“Our royal family is a symbol of national unity,” he says. “They are able to bring Tajiks, Uzbeks, north, south, west all together and create a nation because Afghanistan was a nation. But during the war because of the interference of neighboring countries, this national unity was destroyed. Now we want to rebuild our national unity.”
But King Zahir Shah, now approaching the age of ninety, is largely a symbol, remembered fondly by many Afghans for presiding over years of relative peace from 1933 to 1973.
While Pakistan is a major concern for Afghans, they do not overlook Russia and the brutal Soviet occupation that led to so many of the current troubles.
At a recent hearing of a Kabul human rights commission, director Lal Gul described the plight of young Afghans who were sent to the Soviet Union - sometimes with their parents' permission, sometimes not - to be educated free of charge. With the Soviet collapse, they were abandoned and left to their fate.
Mr. Gul says they were often exploited, beaten, jailed. “The history of Afghanistan is full of pain,” he says. “One major painful story is the fate of thousands of children - boys and girls - who were sent to the Soviet Union during the invasion of Afghanistan. We want the leaders of Afghanistan and the world to hear their voices.”
Several women attended the hearing whose children are missing somewhere in Russia. One woman said it is 23 years since she has heard from her son. “I do not know where he is,” she says. “I do not have a telephone number or an address. My son was in second grade when I took him to the orphanage because I could not take care of him. From there they sent him to the Soviet Union. I want the Afghan government or the United Nations to bring him to me, dead or alive. I want to know what happened.” How to free Afghanistan from foreign involvement? One notion is to put the government in contact with all Afghan elements, good or bad, including the Taleban and urge them to give up fighting and come home again.
With this apparently in mind, former Taleban foreign minister Mullah Wakil Ahmed Muttawakil has been released from U.S. custody and according to reports, is opening negotiations with other Taleban who are considered to be moderate. That could eventually lead to Taleban participation in the Afghan government and hopefully end or at least reduce the fighting.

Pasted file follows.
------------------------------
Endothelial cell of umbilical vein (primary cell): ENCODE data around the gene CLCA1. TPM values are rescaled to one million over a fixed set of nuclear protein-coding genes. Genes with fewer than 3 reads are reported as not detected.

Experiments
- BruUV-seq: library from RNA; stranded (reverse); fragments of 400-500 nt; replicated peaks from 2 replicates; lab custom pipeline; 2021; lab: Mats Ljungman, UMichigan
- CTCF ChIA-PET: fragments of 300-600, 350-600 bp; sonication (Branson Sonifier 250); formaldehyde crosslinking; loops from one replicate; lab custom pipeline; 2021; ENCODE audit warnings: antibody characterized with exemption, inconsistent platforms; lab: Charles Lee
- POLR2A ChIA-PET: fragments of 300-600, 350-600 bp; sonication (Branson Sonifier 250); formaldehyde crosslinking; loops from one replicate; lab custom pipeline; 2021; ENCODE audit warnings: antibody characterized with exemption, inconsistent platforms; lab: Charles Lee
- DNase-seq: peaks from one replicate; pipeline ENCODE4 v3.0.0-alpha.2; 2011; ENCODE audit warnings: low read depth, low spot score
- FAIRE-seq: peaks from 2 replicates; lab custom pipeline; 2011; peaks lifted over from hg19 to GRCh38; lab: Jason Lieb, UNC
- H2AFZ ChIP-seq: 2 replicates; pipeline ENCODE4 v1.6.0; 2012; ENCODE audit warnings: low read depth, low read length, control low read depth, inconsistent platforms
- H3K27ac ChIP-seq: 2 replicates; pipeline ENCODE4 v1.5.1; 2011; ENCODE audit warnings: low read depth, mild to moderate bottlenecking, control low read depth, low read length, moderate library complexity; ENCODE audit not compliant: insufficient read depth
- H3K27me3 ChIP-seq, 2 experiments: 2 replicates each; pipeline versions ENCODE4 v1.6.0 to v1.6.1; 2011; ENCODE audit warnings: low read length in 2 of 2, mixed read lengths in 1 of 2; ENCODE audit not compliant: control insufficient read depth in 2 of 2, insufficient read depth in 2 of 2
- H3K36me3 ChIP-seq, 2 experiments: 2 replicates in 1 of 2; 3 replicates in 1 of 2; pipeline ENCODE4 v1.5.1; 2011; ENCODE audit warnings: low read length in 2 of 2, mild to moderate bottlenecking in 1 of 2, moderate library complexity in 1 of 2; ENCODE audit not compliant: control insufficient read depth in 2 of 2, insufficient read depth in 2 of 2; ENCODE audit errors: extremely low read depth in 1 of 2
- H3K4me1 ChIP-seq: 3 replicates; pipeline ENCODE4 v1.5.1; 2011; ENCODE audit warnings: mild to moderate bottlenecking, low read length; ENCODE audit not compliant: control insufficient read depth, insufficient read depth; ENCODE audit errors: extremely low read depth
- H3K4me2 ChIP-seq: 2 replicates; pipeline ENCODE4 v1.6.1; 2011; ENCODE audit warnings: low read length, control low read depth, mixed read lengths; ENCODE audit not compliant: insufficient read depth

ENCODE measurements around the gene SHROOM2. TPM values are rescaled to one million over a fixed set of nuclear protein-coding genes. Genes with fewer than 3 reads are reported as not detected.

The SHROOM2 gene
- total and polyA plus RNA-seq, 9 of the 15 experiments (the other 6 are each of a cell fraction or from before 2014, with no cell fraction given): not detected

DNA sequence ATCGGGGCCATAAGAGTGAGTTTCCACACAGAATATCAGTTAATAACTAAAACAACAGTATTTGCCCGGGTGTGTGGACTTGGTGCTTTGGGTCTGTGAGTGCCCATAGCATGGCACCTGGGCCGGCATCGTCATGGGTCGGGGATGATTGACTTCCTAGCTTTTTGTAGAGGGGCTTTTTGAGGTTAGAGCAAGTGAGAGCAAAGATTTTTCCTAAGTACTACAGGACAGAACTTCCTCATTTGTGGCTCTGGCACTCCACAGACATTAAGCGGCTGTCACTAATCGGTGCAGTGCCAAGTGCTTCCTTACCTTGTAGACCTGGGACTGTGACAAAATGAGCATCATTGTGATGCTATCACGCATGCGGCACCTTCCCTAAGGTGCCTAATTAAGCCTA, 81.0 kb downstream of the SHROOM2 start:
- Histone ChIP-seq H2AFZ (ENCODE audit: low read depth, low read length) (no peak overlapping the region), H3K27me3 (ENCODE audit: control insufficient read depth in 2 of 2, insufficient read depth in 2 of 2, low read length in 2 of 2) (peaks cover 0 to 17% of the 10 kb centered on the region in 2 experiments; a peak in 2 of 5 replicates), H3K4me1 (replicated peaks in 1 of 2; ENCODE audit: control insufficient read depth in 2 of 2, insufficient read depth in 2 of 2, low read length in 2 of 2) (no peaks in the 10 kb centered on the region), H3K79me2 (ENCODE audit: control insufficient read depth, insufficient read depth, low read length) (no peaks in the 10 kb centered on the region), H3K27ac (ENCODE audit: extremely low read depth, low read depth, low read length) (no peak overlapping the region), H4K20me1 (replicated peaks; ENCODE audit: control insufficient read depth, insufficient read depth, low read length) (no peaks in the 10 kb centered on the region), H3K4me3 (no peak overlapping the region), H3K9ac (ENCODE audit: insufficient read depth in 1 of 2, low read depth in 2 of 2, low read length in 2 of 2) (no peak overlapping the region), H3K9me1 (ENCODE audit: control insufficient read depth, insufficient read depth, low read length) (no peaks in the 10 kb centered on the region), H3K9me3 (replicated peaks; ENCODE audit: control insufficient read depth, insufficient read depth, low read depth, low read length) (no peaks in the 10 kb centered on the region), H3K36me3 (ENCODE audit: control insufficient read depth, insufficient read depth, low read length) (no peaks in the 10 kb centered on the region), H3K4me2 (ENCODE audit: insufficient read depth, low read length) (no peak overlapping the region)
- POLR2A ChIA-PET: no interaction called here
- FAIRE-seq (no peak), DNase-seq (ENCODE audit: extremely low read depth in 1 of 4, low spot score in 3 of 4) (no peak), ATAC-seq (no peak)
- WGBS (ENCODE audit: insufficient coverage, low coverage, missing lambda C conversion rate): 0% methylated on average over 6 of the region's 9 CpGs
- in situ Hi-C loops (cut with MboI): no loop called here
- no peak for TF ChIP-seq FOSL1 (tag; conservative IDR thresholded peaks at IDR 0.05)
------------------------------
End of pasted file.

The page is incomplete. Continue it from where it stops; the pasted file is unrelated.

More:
Wadir Safi, a law professor at Kabul University, says by shedding foreign connections, a genuine Afghanistan can emerge. “Unfortunately, leaders, parties and members do not have fully the Afghan character,” he says, “and they cannot transfer it to the Afghan new generation because they have been in Pakistan, in Iran, in other countries. Now they are not even themselves aware of the pure Afghan character. Unfortunately, we have lost our Afghani values here.”
Easier said than done to recover these values, says Jila Samee, media director at the Foreign Affairs ministry. The long years of war have taken their toll. She finds Afghans have trouble concentrating, as if they are bracing for the next burst of gunfire. Being on edge leads to distraction.
Though venturing outside more than before and filling jobs in government offices, women, she says, still tend to walk with heads bowed as if they are unsure of their status and wary of the future. Emotional problems, suppressed during wartime, seem to be surfacing in a period of relative calm.
There is an authentic Afghanistan, says Interior Minister Ali Jalali. It will surmount its troubles and hold together.
“Even during the civil war,” he says, “you did not see even a single instance of secessionist movement. People were fighting for Kabul because they thought Kabul is the center of a country. So they wanted to have a share in the central government. Now many international organizations surveyed the country and found the overwhelming majority of the people want a strong central government.”
By way of contrast, you can leave Afghanistan for the Persian Gulf - cities of opulence sprung from the desert. And you think, if only Afghanistan had oil.